In the last three plus years, central banks have had little choice but to do the unsustainable in order to sustain the unsustainable until others do the sustainable to restore sustainability!


In the U.S., Fed measures need to be supplemented by actions in the following key areas: the labor market, public finances, housing and housing finance, credit intermediation, education and investment in social sectors and infrastructure.

Some good turkey being talked here, but what El Erian misses is that federal/national governments are not exactly well-equipped to deal with these problems either. Most in the West (plus Japan) are sitting on demographic timebombs that have started exploding, rendering it virtually impossible to balance the imbalances in their economies fiscally. This puts the onus back on central banks to monetize spending.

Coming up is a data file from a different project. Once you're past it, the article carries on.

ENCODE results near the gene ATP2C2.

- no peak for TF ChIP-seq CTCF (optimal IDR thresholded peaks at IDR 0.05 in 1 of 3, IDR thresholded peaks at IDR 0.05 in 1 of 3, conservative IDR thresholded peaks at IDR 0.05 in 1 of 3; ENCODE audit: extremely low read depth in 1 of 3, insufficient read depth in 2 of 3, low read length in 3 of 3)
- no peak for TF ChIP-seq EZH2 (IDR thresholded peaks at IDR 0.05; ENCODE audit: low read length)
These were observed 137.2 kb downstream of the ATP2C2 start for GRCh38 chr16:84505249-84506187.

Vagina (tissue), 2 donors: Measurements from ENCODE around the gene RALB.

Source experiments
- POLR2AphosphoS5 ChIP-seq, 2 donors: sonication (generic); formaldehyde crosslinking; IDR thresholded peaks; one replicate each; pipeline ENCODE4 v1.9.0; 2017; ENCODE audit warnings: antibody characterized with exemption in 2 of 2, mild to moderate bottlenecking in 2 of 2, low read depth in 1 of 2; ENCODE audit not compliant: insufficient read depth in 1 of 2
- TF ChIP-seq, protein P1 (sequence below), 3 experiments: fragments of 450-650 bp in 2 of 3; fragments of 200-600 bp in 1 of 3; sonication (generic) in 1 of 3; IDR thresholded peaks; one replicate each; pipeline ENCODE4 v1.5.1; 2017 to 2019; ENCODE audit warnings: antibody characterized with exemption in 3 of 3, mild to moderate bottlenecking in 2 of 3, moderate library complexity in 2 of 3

E.g., if the US were to rebalance the housing market, it would probably have to monetize about a trillion dollars in underwater housing (i.e. with principal reductions), either that or print enough money to get the stock of property back above loan balances. That doesn't exactly "solve" things more profoundly than central bank quantitative easing.

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